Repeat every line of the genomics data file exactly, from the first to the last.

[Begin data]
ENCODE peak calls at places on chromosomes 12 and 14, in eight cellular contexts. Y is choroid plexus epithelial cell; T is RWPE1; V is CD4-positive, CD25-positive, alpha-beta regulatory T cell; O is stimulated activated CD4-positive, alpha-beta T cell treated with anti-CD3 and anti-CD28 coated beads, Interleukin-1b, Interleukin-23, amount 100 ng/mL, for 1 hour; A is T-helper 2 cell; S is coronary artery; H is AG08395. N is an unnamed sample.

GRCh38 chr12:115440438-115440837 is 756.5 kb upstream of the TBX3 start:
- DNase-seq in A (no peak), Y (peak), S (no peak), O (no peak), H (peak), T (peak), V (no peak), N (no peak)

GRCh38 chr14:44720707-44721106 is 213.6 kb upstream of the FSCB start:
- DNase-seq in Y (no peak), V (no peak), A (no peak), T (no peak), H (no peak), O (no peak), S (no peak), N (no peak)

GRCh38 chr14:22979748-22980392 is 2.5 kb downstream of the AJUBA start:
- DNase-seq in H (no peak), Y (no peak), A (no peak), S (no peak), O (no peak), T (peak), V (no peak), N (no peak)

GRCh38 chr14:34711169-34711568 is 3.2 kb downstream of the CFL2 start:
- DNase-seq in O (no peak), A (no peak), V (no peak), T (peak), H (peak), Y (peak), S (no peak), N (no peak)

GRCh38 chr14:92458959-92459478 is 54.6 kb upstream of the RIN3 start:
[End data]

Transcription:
ENCODE peak calls at places on chromosomes 12 and 14, in eight cellular contexts. Y is choroid plexus epithelial cell; T is RWPE1; V is CD4-positive, CD25-positive, alpha-beta regulatory T cell; O is stimulated activated CD4-positive, alpha-beta T cell treated with anti-CD3 and anti-CD28 coated beads, Interleukin-1b, Interleukin-23, amount 100 ng/mL, for 1 hour; A is T-helper 2 cell; S is coronary artery; H is AG08395. N is an unnamed sample.

GRCh38 chr12:115440438-115440837 is 756.5 kb upstream of the TBX3 start:
- DNase-seq in A (no peak), Y (peak), S (no peak), O (no peak), H (peak), T (peak), V (no peak), N (no peak)

GRCh38 chr14:44720707-44721106 is 213.6 kb upstream of the FSCB start:
- DNase-seq in Y (no peak), V (no peak), A (no peak), T (no peak), H (no peak), O (no peak), S (no peak), N (no peak)

GRCh38 chr14:22979748-22980392 is 2.5 kb downstream of the AJUBA start:
- DNase-seq in H (no peak), Y (no peak), A (no peak), S (no peak), O (no peak), T (peak), V (no peak), N (no peak)

GRCh38 chr14:34711169-34711568 is 3.2 kb downstream of the CFL2 start:
- DNase-seq in O (no peak), A (no peak), V (no peak), T (peak), H (peak), Y (peak), S (no peak), N (no peak)

GRCh38 chr14:92458959-92459478 is 54.6 kb upstream of the RIN3 start: